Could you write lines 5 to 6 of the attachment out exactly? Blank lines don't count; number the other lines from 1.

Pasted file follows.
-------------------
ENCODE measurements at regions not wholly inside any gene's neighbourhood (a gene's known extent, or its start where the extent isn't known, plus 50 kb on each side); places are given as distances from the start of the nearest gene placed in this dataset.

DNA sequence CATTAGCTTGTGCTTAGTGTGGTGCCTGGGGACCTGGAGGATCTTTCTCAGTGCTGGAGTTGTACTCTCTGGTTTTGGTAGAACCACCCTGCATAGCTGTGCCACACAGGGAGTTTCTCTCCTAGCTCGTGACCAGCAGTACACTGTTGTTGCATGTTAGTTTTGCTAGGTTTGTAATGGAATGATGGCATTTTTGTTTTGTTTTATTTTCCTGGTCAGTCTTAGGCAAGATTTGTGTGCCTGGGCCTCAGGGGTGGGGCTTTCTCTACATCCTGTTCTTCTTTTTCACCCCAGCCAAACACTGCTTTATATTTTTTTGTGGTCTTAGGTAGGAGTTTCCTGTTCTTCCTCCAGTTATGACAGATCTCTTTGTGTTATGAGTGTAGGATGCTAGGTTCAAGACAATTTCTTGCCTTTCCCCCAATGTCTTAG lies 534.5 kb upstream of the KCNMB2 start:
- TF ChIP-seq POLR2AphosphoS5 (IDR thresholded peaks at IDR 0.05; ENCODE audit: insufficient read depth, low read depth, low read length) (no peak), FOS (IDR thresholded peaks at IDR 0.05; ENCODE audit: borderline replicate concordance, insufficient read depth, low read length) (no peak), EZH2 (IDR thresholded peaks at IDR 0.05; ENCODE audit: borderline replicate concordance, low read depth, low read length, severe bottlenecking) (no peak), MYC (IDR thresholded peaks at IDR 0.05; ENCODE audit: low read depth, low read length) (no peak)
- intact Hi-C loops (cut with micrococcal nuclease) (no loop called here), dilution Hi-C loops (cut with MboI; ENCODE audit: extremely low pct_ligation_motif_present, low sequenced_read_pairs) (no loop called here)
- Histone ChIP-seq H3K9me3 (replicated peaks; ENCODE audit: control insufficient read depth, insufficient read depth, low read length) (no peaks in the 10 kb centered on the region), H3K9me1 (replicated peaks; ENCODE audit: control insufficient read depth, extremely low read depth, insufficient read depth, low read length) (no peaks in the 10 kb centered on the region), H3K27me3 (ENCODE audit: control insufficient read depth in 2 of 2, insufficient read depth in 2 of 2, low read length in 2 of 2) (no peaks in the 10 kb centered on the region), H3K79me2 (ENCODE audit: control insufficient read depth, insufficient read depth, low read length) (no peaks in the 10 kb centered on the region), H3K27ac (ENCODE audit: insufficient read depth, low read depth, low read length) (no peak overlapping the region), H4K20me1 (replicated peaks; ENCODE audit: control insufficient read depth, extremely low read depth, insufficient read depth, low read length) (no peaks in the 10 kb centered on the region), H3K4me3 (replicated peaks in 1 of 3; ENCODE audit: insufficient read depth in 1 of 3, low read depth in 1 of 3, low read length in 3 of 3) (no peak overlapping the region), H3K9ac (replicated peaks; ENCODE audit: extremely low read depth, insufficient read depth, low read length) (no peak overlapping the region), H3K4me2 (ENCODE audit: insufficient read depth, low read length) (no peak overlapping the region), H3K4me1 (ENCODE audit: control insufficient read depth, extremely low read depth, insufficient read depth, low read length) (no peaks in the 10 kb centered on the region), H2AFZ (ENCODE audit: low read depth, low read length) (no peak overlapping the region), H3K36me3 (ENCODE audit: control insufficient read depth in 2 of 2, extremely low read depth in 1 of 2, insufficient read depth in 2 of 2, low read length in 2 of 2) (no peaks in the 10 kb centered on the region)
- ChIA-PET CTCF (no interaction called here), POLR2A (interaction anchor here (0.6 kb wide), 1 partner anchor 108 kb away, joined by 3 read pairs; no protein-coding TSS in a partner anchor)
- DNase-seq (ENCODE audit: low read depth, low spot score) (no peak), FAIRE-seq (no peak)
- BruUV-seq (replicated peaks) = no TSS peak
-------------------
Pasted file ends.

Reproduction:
- Histone ChIP-seq H3K9me3 (replicated peaks; ENCODE audit: control insufficient read depth, insufficient read depth, low read length) (no peaks in the 10 kb centered on the region), H3K9me1 (replicated peaks; ENCODE audit: control insufficient read depth, extremely low read depth, insufficient read depth, low read length) (no peaks in the 10 kb centered on the region), H3K27me3 (ENCODE audit: control insufficient read depth in 2 of 2, insufficient read depth in 2 of 2, low read length in 2 of 2) (no peaks in the 10 kb centered on the region), H3K79me2 (ENCODE audit: control insufficient read depth, insufficient read depth, low read length) (no peaks in the 10 kb centered on the region), H3K27ac (ENCODE audit: insufficient read depth, low read depth, low read length) (no peak overlapping the region), H4K20me1 (replicated peaks; ENCODE audit: control insufficient read depth, extremely low read depth, insufficient read depth, low read length) (no peaks in the 10 kb centered on the region), H3K4me3 (replicated peaks in 1 of 3; ENCODE audit: insufficient read depth in 1 of 3, low read depth in 1 of 3, low read length in 3 of 3) (no peak overlapping the region), H3K9ac (replicated peaks; ENCODE audit: extremely low read depth, insufficient read depth, low read length) (no peak overlapping the region), H3K4me2 (ENCODE audit: insufficient read depth, low read length) (no peak overlapping the region), H3K4me1 (ENCODE audit: control insufficient read depth, extremely low read depth, insufficient read depth, low read length) (no peaks in the 10 kb centered on the region), H2AFZ (ENCODE audit: low read depth, low read length) (no peak overlapping the region), H3K36me3 (ENCODE audit: control insufficient read depth in 2 of 2, extremely low read depth in 1 of 2, insufficient read depth in 2 of 2, low read length in 2 of 2) (no peaks in the 10 kb centered on the region)
- ChIA-PET CTCF (no interaction called here), POLR2A (interaction anchor here (0.6 kb wide), 1 partner anchor 108 kb away, joined by 3 read pairs; no protein-coding TSS in a partner anchor)